Yet another example of a classic story that, for a few generations at least, Disney afforded a cutesy 90s makeover and made its own (and with fantastic results in this case at least). However, there’s nothing cute or charming about this version of Victor Hugo’s original story Notre Dame de Paris – directed by Robert Chevara and based on the musical adaptation by Lionel Bart – except perhaps the fantastically beautiful voice of Zoe George as Esmerelda. This reworking stays more faithful to its base text; and as such it’s smeared with sex, violence and a finale as bleak as any Shakespearean tragedy.
The end result is a mixed bag, albeit the tone is passionate and unique. First up is Steven Webb, whose take on the titular character is interestingly pitched. Riskily, he gives Quasimodo a speech impediment, but it’s so finely executed it pays off (albeit the effect dulls a bit when he puts it to one side for his musical numbers). You believe him when he professes his own ugliness and loneliness – commendable, given the non-attempt to disguise Webb’s own attractiveness (the irony here is a little predictable). Crucially, so thoughtful is the performance that you leave feeling you know a lot more about Quasimodo’s personality than that of the actor playing him. You’ll have little idea how Webb stands, speaks or conducts himself in real life off the back of this performance, which implies the transformation he undergoes every time he steps on stage.
Elsewhere, Webb is supported by an energetic and largely young cast, and there are no weak performances to speak of, but as a whole, something doesn’t quite work. One can’t help but wonder if some of the roles would’ve better suited more seasoned actors. Indeed, Helen Sheals who plays Pacquette, Esmerelda’s aggressively gypsy-hating long-lost mother has the most panache, and is the most convincing conduit of the story’s dark themes. James Wolstenholme also works hard, alternating between Quasimodo’s foreboding adopted father-figure Claude Frollo and a crazed member of the Parisian underclass. James Hume as Pierre Gringoire, the friendliest of Esmerelda’ s many suitors, is also pretty good, and is a great match for George: their voices merge seamlessly and create a pleasing texture on the score’s soaring ballad Abra Cadabra.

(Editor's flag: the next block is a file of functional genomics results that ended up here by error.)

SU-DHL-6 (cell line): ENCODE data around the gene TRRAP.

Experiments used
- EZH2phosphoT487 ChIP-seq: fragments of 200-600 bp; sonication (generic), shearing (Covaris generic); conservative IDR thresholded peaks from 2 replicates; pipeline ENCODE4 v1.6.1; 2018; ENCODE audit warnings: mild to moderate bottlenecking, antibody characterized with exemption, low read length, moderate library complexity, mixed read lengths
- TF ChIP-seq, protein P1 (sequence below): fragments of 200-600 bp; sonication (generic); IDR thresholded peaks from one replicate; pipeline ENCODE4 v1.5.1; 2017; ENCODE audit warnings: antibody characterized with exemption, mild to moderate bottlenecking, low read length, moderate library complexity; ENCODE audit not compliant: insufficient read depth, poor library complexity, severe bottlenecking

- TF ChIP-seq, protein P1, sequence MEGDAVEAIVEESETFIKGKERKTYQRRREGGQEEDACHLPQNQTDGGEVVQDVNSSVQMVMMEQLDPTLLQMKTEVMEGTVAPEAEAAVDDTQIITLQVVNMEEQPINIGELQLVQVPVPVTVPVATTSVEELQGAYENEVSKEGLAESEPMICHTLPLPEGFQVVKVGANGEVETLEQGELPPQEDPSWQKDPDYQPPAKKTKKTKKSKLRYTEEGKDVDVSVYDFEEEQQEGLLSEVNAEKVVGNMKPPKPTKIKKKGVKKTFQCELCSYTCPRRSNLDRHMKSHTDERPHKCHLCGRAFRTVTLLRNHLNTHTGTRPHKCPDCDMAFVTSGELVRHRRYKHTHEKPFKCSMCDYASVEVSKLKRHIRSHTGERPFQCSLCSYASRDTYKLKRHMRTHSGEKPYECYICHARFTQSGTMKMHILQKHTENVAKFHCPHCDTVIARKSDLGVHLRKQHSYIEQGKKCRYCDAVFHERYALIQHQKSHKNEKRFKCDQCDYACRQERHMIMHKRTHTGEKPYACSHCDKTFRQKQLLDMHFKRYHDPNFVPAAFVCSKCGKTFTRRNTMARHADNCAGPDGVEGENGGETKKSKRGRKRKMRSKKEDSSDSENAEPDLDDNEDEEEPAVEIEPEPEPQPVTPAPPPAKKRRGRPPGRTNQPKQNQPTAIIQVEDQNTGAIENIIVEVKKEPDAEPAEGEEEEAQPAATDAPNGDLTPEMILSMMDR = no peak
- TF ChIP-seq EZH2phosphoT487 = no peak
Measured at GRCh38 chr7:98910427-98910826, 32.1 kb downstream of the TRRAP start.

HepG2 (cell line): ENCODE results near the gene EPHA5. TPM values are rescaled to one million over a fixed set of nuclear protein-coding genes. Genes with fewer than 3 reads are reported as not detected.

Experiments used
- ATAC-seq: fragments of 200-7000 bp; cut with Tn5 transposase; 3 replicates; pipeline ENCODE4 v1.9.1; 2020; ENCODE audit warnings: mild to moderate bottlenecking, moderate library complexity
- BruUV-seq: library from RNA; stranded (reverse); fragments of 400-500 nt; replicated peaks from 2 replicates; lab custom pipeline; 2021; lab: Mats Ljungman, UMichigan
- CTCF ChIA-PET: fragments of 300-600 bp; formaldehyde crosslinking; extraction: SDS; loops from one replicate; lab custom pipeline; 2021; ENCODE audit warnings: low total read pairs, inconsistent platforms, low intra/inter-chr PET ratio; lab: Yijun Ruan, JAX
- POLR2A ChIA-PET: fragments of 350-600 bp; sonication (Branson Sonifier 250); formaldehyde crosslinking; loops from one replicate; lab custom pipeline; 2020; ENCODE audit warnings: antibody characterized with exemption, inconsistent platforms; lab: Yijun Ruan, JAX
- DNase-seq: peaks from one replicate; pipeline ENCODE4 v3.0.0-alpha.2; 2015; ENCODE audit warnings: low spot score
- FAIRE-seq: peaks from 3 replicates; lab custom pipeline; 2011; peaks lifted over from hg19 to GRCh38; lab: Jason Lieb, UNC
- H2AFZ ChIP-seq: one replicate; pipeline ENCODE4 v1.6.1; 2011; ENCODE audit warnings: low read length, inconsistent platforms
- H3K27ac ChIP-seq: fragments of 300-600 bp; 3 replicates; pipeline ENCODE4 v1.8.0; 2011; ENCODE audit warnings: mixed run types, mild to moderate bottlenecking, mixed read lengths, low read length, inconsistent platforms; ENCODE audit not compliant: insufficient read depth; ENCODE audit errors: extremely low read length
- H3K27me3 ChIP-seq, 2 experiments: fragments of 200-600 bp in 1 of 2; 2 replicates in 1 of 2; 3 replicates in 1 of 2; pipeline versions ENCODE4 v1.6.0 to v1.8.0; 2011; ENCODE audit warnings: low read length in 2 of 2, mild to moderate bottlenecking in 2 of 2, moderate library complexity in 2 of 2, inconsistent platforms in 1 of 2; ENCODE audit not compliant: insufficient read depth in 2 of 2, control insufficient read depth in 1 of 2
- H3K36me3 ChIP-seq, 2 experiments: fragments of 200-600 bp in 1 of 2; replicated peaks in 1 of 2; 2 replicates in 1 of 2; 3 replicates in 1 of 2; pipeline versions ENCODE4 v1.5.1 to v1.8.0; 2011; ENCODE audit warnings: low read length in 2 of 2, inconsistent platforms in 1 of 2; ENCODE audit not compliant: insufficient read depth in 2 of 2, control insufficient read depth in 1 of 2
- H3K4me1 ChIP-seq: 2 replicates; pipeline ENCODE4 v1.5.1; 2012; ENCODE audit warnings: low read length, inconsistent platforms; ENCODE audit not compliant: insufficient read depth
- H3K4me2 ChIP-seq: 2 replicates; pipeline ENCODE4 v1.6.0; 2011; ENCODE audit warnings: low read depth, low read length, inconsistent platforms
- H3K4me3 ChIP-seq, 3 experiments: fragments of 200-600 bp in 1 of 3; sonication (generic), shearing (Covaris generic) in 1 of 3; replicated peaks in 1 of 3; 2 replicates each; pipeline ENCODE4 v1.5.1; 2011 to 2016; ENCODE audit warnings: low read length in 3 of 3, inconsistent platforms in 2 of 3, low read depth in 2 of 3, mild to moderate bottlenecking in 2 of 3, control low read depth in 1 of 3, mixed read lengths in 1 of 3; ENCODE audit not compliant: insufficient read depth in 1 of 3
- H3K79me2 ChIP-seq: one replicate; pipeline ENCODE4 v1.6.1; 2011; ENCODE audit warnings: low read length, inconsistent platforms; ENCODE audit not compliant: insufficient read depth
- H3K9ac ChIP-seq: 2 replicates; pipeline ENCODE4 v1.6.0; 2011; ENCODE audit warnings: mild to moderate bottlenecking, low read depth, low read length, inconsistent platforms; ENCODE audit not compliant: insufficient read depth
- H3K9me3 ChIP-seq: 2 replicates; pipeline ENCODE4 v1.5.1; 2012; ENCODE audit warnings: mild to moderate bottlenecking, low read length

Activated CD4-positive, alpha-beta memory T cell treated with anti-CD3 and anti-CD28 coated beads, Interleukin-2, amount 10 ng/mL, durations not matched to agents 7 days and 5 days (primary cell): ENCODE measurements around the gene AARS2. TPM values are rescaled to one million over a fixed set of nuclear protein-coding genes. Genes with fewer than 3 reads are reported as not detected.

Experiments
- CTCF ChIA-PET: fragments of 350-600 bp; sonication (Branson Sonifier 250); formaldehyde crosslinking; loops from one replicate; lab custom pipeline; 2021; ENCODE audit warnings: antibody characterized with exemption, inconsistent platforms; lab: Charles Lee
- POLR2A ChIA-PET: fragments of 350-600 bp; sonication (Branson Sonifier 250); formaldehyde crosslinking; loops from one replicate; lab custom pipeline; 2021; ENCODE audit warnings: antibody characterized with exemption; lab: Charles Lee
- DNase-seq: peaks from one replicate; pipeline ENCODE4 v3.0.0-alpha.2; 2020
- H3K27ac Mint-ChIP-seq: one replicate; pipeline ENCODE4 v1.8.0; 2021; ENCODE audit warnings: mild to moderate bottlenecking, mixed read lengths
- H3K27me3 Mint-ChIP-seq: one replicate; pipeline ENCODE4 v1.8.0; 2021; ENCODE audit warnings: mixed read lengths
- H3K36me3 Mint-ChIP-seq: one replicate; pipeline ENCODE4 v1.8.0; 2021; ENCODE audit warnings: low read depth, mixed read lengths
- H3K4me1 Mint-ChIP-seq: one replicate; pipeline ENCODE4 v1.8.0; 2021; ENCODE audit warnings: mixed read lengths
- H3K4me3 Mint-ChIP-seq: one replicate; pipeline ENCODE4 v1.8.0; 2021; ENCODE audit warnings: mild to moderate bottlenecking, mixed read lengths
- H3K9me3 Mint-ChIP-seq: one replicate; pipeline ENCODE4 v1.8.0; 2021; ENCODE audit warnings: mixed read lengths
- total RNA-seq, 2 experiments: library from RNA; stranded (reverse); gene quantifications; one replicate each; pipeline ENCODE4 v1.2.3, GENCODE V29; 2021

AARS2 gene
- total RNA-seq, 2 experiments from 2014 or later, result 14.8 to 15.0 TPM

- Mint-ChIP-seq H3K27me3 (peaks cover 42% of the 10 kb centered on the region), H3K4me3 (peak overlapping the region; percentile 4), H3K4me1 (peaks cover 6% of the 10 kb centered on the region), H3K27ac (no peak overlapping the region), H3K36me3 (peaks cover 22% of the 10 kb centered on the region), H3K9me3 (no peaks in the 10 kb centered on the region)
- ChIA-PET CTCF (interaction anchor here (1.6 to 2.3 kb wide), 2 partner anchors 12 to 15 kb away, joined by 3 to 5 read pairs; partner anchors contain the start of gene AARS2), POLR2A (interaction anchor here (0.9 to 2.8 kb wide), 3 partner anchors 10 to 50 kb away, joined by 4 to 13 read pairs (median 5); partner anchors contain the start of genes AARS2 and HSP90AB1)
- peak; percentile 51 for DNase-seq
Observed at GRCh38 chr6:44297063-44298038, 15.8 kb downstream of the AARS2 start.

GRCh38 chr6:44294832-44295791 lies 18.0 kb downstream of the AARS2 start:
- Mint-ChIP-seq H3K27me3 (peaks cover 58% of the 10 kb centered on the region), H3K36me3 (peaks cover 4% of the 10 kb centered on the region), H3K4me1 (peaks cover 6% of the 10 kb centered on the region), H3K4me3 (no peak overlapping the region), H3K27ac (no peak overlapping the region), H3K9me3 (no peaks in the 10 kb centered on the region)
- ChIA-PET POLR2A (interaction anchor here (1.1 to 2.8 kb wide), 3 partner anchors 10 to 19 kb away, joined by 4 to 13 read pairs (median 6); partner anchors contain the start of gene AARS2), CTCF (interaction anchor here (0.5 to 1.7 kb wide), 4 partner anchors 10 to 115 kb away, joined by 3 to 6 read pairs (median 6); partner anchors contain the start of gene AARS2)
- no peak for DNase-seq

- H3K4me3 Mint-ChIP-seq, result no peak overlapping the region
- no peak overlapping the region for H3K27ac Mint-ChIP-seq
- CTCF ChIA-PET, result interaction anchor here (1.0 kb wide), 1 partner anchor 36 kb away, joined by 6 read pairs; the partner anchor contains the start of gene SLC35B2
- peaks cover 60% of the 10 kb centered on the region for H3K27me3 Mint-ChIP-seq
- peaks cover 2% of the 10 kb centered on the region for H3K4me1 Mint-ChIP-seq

Singing and acting aside, it’s the production’s costumes and set design that makes the biggest impression, and not always for the right reasons. The latter, comprised of decorative ladders, layered scaffolding and stretched, transparent plastic that resembles a giant cobweb is certainly one of the most imaginative and attention-seizing uses of the King’s Head Theatre’s limited stage space in recent memory, but it does nothing to recreate the allure of the beautiful, otherworldly building that is its own character in the story. The costumes, meanwhile, won’t be to everyone’s taste, and that’s putting it mildly. Tie dye, ripped fish net vests, bright red leather trousers and studded belts abound, as well as plenty of other familiar artefacts of eras not long passed that will strike fear into the hearts of many audience members (having said that, the look is clarified somewhat by the thoughtful addition of costume illustrations and mood boards in the programme). Certainly, the production is earmarked by bold and occasionally random creative decisions, and while not all of them work, you’ve got to respect the confidence with which they’re executed.